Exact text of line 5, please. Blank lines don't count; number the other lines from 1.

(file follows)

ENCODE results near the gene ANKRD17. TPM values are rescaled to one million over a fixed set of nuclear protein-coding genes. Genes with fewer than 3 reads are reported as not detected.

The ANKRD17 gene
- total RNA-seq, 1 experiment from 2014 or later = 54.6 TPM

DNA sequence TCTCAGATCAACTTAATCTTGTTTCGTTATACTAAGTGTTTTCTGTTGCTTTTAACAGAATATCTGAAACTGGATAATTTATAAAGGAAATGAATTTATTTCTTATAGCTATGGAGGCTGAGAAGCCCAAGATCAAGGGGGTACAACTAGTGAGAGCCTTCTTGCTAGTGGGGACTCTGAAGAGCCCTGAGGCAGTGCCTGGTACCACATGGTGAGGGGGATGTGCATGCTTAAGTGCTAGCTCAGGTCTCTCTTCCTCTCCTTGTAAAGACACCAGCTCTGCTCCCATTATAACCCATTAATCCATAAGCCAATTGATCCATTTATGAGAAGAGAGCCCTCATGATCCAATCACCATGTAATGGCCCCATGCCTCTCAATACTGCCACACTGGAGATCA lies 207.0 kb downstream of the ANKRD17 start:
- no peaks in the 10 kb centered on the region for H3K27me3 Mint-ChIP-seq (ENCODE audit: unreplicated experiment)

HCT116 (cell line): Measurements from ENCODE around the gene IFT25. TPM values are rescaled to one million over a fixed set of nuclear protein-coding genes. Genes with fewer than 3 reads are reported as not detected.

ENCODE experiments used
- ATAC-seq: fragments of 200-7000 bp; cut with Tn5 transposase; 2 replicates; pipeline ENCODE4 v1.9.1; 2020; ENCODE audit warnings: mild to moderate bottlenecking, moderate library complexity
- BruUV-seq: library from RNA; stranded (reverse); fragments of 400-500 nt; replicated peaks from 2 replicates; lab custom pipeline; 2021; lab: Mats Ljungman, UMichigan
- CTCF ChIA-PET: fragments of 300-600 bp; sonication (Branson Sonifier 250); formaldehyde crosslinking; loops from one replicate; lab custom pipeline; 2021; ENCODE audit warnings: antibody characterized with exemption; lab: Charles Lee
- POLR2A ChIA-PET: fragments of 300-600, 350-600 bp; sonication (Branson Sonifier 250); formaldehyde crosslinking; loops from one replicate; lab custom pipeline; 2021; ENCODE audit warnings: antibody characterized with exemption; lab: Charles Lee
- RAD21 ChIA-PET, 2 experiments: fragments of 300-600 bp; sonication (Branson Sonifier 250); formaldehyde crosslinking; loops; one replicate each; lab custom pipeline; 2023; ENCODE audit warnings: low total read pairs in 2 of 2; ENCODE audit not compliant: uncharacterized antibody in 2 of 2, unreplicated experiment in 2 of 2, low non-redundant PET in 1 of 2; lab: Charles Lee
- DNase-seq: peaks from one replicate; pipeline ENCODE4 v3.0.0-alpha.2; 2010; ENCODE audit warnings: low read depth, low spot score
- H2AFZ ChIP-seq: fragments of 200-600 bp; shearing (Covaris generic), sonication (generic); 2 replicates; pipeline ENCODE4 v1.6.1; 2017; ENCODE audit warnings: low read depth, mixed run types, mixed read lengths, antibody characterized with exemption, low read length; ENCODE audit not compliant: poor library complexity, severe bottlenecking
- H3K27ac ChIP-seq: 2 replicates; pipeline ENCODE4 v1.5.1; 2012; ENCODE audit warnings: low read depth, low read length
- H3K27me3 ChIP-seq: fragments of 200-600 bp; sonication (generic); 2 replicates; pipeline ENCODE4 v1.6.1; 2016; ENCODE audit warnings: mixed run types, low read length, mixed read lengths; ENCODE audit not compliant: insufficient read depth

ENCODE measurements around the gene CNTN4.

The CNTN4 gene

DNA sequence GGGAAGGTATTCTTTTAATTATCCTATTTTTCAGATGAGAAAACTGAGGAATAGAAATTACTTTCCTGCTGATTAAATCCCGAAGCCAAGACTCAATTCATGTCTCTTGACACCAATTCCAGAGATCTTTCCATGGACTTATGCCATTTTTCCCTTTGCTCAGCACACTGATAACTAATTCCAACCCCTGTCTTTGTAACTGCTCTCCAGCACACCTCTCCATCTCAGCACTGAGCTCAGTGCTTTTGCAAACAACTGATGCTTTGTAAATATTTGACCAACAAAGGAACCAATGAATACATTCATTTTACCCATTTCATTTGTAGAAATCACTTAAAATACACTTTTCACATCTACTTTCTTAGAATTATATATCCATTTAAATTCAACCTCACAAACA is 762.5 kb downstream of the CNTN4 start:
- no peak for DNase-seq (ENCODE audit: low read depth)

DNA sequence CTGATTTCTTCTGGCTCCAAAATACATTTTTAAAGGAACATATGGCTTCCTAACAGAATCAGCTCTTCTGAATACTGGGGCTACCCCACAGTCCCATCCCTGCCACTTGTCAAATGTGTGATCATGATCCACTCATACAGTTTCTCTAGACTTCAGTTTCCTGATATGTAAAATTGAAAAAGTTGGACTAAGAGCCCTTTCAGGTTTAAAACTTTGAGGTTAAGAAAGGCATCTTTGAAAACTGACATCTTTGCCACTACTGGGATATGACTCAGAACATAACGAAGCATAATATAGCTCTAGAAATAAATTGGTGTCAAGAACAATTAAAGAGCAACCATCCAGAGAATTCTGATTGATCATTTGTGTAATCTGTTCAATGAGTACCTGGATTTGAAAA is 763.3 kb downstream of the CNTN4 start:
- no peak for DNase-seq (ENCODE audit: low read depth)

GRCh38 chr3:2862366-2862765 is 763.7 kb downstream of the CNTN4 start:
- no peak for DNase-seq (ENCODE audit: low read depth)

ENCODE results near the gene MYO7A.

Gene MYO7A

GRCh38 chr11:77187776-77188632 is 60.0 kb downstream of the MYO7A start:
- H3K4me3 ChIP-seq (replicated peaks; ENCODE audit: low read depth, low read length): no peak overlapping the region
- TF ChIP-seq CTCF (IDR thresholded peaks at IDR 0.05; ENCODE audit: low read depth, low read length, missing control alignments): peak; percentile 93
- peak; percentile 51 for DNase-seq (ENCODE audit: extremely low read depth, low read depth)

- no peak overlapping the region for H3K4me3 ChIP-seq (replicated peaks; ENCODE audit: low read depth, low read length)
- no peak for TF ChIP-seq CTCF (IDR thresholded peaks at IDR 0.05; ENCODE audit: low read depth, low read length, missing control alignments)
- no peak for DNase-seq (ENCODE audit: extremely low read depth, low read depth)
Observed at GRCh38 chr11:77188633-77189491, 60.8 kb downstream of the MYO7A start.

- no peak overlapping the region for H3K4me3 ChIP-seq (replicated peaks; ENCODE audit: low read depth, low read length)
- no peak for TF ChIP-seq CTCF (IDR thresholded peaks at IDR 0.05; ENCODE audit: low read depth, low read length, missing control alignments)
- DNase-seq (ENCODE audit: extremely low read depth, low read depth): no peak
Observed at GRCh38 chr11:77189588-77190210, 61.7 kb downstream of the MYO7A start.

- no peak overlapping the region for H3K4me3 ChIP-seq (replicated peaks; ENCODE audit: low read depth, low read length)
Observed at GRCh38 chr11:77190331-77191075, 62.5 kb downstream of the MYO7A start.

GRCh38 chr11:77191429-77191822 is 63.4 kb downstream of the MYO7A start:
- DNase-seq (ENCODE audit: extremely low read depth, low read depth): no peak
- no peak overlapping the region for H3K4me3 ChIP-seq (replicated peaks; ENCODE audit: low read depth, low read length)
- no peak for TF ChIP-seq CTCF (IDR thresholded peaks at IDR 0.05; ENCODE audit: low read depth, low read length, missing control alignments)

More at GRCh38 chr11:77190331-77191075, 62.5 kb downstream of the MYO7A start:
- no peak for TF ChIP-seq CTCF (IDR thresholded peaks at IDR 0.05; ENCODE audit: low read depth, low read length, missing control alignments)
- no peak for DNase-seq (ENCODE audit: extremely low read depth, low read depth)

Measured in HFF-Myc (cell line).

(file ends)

- no peaks in the 10 kb centered on the region for H3K27me3 Mint-ChIP-seq (ENCODE audit: unreplicated experiment)